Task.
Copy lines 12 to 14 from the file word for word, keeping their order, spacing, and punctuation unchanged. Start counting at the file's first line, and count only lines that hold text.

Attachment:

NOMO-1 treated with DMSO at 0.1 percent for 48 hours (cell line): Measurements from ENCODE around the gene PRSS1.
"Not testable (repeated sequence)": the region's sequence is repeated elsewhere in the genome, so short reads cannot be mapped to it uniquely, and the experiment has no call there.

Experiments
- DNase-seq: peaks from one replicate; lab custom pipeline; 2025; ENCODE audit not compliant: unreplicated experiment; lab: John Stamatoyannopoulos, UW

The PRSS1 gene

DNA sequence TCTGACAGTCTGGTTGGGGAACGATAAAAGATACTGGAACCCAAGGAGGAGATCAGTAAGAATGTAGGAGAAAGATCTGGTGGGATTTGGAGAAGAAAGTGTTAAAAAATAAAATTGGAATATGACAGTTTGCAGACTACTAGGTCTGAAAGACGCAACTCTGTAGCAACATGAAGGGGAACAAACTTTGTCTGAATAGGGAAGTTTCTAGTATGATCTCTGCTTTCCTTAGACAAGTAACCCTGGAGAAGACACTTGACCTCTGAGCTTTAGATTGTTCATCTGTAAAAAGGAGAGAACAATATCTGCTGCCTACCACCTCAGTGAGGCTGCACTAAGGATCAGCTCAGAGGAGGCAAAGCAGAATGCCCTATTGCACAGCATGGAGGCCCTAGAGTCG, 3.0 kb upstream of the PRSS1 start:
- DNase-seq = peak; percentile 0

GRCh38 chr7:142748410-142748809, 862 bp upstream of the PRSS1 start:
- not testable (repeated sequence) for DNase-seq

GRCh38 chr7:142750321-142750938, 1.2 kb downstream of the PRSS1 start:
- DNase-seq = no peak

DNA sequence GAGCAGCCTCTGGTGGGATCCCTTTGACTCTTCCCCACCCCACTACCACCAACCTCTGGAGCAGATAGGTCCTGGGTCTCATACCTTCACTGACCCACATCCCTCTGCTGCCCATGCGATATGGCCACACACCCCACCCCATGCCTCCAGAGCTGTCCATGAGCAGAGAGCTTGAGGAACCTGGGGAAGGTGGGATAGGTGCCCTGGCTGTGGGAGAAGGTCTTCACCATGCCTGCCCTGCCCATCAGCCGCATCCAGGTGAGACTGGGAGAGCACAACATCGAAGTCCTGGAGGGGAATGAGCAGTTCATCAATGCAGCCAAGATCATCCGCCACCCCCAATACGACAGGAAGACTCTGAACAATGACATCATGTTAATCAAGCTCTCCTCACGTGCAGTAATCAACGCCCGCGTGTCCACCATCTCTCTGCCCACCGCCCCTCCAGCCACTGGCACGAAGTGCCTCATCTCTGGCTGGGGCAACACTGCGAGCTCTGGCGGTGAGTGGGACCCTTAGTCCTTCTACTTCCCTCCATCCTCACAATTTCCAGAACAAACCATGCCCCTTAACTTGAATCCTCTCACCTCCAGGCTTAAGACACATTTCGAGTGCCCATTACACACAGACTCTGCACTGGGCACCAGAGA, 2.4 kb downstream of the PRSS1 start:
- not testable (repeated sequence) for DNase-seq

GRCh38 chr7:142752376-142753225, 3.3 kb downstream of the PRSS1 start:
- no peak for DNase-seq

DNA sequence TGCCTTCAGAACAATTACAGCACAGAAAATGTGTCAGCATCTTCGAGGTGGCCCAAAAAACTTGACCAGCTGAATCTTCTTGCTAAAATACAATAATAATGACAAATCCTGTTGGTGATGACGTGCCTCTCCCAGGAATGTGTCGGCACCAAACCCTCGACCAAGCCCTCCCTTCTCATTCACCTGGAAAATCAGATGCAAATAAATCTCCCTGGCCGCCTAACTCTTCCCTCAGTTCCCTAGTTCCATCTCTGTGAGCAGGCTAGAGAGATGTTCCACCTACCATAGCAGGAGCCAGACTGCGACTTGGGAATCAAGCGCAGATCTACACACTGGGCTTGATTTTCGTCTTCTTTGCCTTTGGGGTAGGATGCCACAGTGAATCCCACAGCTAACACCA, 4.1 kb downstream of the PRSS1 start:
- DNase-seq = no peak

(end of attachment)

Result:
DNA sequence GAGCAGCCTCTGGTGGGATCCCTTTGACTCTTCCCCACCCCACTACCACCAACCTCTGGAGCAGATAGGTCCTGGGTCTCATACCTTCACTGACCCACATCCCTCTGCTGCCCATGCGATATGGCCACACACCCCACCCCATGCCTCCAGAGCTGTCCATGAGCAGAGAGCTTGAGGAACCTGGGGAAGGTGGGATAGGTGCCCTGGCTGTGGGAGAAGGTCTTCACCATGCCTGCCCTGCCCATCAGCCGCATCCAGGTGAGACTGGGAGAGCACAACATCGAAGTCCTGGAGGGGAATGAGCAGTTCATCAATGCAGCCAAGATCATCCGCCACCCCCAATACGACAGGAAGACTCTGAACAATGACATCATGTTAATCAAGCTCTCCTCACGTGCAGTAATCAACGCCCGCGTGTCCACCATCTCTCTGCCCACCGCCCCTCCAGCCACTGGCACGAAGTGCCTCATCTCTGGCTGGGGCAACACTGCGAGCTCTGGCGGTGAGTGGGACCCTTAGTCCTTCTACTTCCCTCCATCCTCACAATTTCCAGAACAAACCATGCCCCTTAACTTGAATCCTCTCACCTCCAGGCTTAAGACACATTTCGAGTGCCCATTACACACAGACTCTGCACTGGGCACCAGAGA, 2.4 kb downstream of the PRSS1 start:
- not testable (repeated sequence) for DNase-seq

GRCh38 chr7:142752376-142753225, 3.3 kb downstream of the PRSS1 start: